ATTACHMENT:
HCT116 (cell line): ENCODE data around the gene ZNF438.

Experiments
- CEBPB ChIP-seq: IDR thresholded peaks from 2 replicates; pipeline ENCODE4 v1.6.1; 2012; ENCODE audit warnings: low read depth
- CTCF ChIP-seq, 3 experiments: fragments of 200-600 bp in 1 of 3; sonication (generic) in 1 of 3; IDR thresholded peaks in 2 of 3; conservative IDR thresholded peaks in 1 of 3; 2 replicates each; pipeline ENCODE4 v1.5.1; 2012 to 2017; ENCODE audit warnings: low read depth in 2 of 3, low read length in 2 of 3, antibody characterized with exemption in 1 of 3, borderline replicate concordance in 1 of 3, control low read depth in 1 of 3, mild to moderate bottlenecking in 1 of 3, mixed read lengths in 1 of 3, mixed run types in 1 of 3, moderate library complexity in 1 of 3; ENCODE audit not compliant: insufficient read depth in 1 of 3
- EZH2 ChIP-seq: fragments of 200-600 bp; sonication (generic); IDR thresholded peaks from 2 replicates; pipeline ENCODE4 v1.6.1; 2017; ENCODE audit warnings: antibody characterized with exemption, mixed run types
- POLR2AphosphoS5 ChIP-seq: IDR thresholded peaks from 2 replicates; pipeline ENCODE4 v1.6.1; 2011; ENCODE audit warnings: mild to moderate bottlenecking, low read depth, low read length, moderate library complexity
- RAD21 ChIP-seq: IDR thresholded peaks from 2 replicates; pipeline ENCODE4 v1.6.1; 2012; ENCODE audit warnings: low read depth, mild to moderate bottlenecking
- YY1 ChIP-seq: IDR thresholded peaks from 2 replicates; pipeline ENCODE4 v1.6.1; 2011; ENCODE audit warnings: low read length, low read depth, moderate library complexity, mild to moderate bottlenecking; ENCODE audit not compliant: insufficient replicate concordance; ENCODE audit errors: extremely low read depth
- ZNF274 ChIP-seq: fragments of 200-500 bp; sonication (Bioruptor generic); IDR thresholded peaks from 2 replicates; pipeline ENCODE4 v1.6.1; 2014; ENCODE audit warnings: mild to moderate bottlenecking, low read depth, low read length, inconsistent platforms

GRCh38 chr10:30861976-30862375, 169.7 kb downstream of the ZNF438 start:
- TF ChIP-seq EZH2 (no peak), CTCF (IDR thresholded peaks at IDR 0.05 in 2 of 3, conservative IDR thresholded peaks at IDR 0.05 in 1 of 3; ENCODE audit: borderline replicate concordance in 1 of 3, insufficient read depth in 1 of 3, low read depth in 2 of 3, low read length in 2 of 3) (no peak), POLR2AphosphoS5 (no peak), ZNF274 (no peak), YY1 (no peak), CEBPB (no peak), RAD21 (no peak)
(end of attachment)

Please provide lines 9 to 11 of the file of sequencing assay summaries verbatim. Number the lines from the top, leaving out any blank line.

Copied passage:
- ZNF274 ChIP-seq: fragments of 200-500 bp; sonication (Bioruptor generic); IDR thresholded peaks from 2 replicates; pipeline ENCODE4 v1.6.1; 2014; ENCODE audit warnings: mild to moderate bottlenecking, low read depth, low read length, inconsistent platforms

GRCh38 chr10:30861976-30862375, 169.7 kb downstream of the ZNF438 start:
- TF ChIP-seq EZH2 (no peak), CTCF (IDR thresholded peaks at IDR 0.05 in 2 of 3, conservative IDR thresholded peaks at IDR 0.05 in 1 of 3; ENCODE audit: borderline replicate concordance in 1 of 3, insufficient read depth in 1 of 3, low read depth in 2 of 3, low read length in 2 of 3) (no peak), POLR2AphosphoS5 (no peak), ZNF274 (no peak), YY1 (no peak), CEBPB (no peak), RAD21 (no peak)